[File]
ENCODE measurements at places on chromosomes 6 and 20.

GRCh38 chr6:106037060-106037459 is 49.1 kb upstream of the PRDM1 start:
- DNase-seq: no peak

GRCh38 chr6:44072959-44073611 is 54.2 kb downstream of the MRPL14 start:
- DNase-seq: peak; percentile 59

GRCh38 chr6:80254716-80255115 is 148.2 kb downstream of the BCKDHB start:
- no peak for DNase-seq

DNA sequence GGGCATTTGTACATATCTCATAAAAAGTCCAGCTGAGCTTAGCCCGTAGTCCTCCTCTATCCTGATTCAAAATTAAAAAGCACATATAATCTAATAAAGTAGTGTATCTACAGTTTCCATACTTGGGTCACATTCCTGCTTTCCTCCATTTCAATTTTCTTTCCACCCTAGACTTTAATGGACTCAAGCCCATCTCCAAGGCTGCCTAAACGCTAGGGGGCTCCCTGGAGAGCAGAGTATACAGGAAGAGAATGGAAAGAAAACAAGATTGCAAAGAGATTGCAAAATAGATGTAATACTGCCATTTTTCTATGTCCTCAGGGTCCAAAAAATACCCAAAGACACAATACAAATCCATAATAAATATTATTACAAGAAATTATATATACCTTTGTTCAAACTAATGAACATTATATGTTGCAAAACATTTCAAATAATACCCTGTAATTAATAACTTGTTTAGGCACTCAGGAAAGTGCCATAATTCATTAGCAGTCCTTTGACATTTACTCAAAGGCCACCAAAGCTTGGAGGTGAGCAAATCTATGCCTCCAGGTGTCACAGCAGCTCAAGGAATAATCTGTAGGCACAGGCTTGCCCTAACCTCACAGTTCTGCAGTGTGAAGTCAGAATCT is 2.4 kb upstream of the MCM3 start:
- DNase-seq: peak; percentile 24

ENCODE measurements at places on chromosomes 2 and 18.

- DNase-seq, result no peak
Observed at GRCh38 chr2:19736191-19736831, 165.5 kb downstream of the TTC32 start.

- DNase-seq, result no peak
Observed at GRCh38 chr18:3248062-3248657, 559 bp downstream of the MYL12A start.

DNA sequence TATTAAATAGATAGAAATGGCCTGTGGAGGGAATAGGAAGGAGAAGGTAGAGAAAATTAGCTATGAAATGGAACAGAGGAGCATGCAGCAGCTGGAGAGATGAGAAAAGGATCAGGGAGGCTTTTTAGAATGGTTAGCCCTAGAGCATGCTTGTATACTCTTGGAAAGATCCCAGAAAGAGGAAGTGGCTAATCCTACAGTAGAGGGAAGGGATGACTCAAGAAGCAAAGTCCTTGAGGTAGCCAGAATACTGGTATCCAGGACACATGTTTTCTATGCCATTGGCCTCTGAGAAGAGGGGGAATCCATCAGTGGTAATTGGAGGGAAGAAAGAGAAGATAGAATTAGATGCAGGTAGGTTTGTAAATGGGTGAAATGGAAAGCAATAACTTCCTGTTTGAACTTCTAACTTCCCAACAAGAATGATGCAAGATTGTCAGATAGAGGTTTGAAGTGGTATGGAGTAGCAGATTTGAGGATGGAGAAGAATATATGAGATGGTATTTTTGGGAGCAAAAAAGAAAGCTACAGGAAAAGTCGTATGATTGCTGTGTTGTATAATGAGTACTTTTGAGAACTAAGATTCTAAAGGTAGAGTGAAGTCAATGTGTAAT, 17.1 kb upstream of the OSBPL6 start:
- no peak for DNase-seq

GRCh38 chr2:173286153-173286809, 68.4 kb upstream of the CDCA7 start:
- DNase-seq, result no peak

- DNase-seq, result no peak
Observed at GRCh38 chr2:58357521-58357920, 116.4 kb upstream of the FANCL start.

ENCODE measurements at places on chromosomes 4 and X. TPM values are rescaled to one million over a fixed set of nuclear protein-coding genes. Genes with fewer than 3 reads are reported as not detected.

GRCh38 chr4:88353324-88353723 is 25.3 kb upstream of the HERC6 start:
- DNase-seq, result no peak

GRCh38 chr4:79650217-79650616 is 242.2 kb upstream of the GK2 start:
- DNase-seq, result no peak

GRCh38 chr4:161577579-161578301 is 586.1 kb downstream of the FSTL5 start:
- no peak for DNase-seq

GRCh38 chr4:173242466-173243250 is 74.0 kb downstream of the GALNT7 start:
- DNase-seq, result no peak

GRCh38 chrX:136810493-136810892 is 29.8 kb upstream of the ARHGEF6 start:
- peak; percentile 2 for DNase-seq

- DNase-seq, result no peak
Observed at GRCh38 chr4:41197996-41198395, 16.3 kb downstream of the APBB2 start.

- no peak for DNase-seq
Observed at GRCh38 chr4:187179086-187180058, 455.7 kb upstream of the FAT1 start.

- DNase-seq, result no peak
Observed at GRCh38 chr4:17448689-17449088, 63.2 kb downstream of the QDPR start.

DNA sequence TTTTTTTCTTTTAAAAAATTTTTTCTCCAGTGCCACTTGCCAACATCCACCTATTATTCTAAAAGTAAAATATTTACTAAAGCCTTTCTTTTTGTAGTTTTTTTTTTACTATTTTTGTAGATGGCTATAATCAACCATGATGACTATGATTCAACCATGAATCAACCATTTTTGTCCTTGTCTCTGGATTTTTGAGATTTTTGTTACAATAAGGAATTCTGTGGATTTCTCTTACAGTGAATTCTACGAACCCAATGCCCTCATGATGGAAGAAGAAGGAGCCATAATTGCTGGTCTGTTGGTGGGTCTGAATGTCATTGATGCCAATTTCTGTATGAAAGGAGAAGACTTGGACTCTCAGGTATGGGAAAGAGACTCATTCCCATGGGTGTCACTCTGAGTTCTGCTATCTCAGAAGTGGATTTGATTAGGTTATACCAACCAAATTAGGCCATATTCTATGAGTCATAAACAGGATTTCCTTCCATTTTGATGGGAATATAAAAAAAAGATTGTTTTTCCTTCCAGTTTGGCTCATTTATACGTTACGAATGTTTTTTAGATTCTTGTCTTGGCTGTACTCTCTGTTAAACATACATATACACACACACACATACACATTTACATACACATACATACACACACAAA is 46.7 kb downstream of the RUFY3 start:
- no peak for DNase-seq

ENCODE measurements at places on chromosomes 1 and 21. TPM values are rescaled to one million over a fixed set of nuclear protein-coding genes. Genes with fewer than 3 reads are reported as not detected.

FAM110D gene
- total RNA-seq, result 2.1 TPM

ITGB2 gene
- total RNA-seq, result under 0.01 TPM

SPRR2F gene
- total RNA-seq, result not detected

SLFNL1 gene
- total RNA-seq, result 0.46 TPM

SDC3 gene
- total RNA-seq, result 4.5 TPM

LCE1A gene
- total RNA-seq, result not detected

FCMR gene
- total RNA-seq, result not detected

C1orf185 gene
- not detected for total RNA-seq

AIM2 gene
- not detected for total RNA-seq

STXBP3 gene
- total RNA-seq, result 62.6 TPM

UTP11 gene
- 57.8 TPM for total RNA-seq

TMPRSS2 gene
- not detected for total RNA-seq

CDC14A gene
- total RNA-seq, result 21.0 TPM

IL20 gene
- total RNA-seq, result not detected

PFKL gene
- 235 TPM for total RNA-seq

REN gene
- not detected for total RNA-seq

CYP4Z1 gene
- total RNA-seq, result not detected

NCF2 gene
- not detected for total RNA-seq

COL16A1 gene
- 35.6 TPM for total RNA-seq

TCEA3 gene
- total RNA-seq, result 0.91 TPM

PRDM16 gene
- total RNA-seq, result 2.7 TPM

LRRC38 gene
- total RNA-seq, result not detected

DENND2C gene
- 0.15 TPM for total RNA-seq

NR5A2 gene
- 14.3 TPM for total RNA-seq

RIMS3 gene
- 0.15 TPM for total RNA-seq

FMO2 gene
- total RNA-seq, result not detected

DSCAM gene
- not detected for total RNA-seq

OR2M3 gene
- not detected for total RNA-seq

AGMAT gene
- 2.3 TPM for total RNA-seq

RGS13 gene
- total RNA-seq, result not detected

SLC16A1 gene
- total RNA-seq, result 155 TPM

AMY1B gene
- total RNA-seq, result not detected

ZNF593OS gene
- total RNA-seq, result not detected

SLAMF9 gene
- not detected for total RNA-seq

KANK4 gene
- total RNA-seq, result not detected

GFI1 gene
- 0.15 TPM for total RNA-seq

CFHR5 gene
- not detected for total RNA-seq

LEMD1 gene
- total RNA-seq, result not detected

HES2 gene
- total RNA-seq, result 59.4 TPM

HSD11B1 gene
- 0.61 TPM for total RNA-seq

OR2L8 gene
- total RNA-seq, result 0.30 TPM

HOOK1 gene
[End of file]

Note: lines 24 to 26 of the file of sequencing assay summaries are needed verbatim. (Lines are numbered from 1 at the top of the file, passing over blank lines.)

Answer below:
GRCh38 chr4:79650217-79650616 is 242.2 kb upstream of the GK2 start:
- DNase-seq, result no peak

GRCh38 chr4:161577579-161578301 is 586.1 kb downstream of the FSTL5 start: